Currently Recruiting Projects:

CARAVAN: The MISSION Act's Impact on Rural Veteran Access to and Experience of Care

  • Why: Exploring rural Veteran perspectives on community care and evaluating the impact of the MISSION Act’s expansion on access to care
  • Who is eligible: Rural Oregon Veterans enrolled in the VA; rural VA & non-VA primary care clinical staff & administrators who provide care for rural Oregon Veterans
  • What: The CARAVAN team will interview up to 25 rural Veterans and up to 25 VA & non-VA primary care clinical staff & administrators to better understand rural Veteran experiences with care within the first year of MISSION Act implementation. Participants will engage in one interview each of length up to one hour and will receive a gift card as a thank you.
  • To get involved: Please contact CARAVAN@ohsu.edu or call (503) 551-8122

ANTECEDENT: Partnerships to Enhance Alcohol Screening Treatment and Intervention

Infographic for ANTECEDENT Study
  • Why: Unhealthy alcohol use is a leading cause of death in the U.S. due to range of factors, including health-related diseases (cancer, heart disease), suicide and car accidents. At $249 billion, annual societal costs from unhealthy alcohol use are similar to that of all other drugs combined. During COVID, the average number of drinks per day is 29% higher, and rates of binge drinking and heavy drinking are up. Primary care clinics can help address unhealthy alcohol use by implementing systematic screening, brief intervention, referral to treatment (SBIRT) and medication-assisted treatment. ANTECEDENT supports clinics in improving systems to address unhealthy alcohol use.
  • Who is eligible: All family medicine and internal medicine clinics in Oregon
  • What: The ANTECEDENT team will support 80 primary care clinics for 15 months to support data reporting, clinical workflows, and integrating SBIRT into routine care.
  • To get involved: Please contact ANTECEDENT@ohsu.edu or call (503) 494-4365

PINPOINT: Pain and Opioid Management

Infographic for PINPOINT study
  • Why: Nearly five Oregonians die each week from an opioid overdose, and Oregon has one of the highest rates of prescription opioid misuse in the United States. PINPOINT addresses the opioid overdose epidemic and highlights the need for an interdisciplinary public health approach.
  • Who is eligible: All family medicine and internal medicine clinics in Oregon
  • What: The PINPOINT team will support 60 clinics through a regional quality improvement training, monthly quality improvement coaching, and academic detailing to address chronic pain management and opioid prescribing practices.
  • To get involved: Please contact Caitlin Dickinson, PINPOINT Project Manager, at summerca@ohsu.edu or call (971) 291-7722

SMARTER CRC: Screening More Patients for Colorectal Cancer in Rural and Frontier Settings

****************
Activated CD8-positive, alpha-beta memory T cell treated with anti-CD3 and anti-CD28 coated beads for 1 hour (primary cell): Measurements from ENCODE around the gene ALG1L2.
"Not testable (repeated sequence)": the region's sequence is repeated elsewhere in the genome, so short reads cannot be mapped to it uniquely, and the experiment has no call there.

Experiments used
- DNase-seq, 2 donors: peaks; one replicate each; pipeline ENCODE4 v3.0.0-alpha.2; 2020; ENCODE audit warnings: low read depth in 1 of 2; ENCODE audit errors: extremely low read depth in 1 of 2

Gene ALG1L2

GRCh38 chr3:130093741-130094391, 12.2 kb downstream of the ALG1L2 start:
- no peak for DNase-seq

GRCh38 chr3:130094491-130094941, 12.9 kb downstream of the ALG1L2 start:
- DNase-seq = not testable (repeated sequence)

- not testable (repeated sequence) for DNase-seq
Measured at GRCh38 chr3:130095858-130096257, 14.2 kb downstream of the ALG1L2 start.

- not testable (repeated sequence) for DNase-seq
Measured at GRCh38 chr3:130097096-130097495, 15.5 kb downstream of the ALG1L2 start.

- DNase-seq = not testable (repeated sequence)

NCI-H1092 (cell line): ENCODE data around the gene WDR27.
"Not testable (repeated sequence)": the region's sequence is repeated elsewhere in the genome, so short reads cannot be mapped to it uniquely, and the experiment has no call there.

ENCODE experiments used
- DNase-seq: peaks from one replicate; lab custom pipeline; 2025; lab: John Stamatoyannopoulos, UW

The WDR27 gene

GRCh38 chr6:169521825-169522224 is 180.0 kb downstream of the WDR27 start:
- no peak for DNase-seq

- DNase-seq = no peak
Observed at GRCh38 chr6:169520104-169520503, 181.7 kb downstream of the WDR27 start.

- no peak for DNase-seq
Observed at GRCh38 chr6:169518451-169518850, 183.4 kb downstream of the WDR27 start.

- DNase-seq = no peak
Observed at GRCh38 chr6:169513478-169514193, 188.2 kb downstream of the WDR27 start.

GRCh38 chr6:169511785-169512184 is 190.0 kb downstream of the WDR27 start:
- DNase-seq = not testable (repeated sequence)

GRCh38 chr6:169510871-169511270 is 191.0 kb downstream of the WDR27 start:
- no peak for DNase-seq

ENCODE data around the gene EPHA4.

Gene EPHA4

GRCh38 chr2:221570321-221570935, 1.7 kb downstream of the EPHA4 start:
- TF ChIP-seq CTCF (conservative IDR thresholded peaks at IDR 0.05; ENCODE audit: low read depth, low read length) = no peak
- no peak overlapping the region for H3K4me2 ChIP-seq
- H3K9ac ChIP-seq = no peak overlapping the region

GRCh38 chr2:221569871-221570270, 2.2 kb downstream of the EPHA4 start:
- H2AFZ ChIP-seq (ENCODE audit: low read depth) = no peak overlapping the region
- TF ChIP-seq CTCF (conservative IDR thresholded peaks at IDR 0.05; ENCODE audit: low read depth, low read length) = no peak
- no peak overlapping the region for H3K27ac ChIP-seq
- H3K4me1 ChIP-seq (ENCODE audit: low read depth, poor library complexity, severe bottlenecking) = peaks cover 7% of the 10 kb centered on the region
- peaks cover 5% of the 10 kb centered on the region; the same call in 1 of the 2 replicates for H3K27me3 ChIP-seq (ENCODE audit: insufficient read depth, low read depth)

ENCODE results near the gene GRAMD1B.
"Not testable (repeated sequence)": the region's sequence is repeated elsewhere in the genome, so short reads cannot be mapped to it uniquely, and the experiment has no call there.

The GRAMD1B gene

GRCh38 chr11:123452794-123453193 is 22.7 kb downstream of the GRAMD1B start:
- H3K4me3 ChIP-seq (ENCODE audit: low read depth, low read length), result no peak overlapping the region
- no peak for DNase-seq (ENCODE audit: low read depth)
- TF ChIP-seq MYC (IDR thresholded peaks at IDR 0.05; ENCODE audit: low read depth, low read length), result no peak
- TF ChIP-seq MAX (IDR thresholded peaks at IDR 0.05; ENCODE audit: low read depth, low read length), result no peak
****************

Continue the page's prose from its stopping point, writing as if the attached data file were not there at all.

• Why: SMARTER CRC seeks to support rural clinics to deliver successful cancer screening outreach in rural settings. Compared to adults living in urban centers, adults living in rural and frontier communities have lower colorectal cancer (CRC) screening and follow-up rates. Relying on partnerships with clinics and regional organizations, the SMARTER CRC study is testing the scale-up of targeted mailed fecal tests and patient navigation programs.
  • Who is eligible: Clinics located in rural or frontier Oregon with 30 or more Medicaid patients who are eligible for colon cancer screening
  • What: Participating clinics will receive free staff Patient Navigation Training, technical assistance with fecal testing programs to raise colon cancer screening rates, and access to centralized implementation support for colon cancer screening.
  • To get involved: Please contact Emily Myers at myersem@ohsu.edu or call (503) 318-2293

Social Determinant of Health and Health Equity Population Approaches to Diabetes and Heart Disease Prevention

  • Why: Social determinants of health (SDOH) and health equity (HE) are now broadly recognized as having a major impact on chronic disease. Conditions where people live and structural inequities related to race, language, income, zip code, and disability factor strongly in people’s ability to receive evidence-based preventive services and practice healthy lifestyle activities. This makes SDOH-HE population-based approaches a key strategy for prevention of chronic disease.
  • Who is eligible: Clinics in Oregon that are collecting social determinants of health data
  • What: The project team will support 15 clinics through a combination of education and technical assistance to use their SDOH-HE data to inform clinical decision-making, and develop population-based approaches to prevention of diabetes and heart disease.
  • To get involved: Please contact Sara Wild, project manager, at wilsa@ohsu.edu or call (971) 229-9303